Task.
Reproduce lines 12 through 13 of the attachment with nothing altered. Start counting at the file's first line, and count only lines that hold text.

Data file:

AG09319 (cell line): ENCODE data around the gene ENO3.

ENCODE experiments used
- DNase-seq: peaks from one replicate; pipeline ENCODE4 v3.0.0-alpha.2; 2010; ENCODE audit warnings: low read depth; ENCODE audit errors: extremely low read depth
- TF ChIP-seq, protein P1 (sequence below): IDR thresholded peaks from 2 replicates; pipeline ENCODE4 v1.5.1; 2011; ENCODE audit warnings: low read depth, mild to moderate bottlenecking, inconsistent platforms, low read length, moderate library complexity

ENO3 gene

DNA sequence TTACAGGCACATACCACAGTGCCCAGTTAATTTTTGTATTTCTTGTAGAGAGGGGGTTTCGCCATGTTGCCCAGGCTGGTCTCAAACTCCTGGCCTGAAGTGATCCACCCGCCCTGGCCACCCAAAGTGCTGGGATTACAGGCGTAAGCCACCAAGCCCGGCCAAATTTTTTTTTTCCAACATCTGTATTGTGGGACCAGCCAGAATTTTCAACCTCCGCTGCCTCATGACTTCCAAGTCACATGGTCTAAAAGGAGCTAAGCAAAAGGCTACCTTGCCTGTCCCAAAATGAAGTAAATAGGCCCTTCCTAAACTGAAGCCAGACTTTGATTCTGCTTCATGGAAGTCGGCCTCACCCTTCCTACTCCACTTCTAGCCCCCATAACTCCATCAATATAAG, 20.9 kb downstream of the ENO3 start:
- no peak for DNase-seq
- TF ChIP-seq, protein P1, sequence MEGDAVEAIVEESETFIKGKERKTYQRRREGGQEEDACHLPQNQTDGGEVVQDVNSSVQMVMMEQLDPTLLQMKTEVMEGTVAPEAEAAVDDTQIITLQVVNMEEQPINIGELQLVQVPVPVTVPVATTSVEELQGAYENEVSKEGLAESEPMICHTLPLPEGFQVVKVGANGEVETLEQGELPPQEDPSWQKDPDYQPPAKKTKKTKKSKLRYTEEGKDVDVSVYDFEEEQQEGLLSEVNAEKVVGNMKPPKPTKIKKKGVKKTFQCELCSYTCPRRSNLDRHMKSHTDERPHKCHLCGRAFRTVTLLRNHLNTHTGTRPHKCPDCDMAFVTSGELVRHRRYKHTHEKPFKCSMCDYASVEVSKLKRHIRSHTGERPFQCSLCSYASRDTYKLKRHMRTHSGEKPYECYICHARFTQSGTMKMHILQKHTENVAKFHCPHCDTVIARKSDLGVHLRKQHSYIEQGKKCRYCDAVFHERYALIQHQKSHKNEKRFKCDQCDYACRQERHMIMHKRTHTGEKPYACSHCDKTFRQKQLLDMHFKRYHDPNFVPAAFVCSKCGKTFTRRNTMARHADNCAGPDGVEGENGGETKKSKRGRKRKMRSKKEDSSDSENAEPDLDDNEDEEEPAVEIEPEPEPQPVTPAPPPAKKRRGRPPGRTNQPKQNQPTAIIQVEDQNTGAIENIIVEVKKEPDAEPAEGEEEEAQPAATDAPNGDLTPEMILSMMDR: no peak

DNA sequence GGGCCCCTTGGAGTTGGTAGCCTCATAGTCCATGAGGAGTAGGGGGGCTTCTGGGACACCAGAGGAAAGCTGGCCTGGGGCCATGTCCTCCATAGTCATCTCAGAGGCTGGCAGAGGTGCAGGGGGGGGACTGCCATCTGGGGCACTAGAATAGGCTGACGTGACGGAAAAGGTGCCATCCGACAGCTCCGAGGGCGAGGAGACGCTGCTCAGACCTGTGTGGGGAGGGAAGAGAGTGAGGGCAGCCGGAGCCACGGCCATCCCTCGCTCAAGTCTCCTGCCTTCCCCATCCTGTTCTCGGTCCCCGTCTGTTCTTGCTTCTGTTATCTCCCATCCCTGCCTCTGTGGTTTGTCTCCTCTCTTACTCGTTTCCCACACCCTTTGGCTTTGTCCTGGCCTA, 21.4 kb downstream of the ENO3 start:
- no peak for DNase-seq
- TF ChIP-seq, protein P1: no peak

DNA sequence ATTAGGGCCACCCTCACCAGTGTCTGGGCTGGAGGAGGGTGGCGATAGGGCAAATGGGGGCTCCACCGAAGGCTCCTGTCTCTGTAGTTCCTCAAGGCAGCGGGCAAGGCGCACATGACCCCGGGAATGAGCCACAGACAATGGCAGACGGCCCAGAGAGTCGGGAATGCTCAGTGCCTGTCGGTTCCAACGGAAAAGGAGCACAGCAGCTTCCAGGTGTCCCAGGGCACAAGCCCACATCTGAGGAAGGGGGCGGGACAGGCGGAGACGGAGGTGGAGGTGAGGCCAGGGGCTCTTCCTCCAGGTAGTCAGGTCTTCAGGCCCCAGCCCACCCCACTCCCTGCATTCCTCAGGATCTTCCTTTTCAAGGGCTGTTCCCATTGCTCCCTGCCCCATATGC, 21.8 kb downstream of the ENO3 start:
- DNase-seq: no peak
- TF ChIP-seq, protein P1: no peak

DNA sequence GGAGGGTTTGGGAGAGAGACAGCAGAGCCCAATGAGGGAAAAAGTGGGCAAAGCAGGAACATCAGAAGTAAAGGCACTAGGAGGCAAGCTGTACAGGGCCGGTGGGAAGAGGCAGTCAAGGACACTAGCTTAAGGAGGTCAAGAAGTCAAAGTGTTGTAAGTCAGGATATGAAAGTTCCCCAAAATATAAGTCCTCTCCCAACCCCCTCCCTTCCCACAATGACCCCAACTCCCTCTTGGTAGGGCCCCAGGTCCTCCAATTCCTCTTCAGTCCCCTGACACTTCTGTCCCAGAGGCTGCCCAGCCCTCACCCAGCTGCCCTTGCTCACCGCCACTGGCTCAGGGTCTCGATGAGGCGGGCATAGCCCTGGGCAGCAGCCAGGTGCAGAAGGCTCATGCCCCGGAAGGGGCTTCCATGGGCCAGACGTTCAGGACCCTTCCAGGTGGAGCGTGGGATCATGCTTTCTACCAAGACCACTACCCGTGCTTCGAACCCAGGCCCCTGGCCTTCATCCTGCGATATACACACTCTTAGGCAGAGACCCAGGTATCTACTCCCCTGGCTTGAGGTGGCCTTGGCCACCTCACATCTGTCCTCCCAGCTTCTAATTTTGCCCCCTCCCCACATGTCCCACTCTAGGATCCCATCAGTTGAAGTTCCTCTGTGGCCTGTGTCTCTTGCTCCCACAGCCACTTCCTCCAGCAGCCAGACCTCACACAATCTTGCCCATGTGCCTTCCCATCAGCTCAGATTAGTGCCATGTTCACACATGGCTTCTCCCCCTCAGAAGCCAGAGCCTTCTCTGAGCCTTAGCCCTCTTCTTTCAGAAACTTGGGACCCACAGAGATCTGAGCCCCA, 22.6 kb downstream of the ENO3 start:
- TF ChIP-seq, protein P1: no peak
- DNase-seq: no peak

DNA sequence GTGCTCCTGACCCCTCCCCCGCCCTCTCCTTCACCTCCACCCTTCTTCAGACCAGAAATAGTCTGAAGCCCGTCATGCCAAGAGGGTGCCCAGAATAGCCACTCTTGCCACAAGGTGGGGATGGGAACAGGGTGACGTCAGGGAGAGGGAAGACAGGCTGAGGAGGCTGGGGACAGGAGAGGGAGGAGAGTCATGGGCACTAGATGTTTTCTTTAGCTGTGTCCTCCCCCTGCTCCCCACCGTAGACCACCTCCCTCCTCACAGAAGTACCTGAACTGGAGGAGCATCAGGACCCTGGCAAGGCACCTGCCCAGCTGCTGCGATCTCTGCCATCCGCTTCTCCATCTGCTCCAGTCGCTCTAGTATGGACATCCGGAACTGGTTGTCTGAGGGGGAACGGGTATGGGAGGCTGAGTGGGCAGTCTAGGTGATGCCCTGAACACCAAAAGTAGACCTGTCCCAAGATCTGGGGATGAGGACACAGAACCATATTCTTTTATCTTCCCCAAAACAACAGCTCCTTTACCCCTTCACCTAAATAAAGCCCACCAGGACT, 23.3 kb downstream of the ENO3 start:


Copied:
DNA sequence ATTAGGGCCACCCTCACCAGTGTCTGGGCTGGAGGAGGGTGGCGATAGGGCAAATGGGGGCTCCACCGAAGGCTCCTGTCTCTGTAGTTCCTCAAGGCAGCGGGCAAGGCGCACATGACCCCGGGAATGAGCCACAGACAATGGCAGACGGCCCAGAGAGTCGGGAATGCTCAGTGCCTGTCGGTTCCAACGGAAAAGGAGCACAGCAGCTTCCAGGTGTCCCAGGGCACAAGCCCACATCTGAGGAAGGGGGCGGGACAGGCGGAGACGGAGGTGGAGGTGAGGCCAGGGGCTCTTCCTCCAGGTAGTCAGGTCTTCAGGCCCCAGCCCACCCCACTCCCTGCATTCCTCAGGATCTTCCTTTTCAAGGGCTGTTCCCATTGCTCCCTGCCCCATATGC, 21.8 kb downstream of the ENO3 start:
- DNase-seq: no peak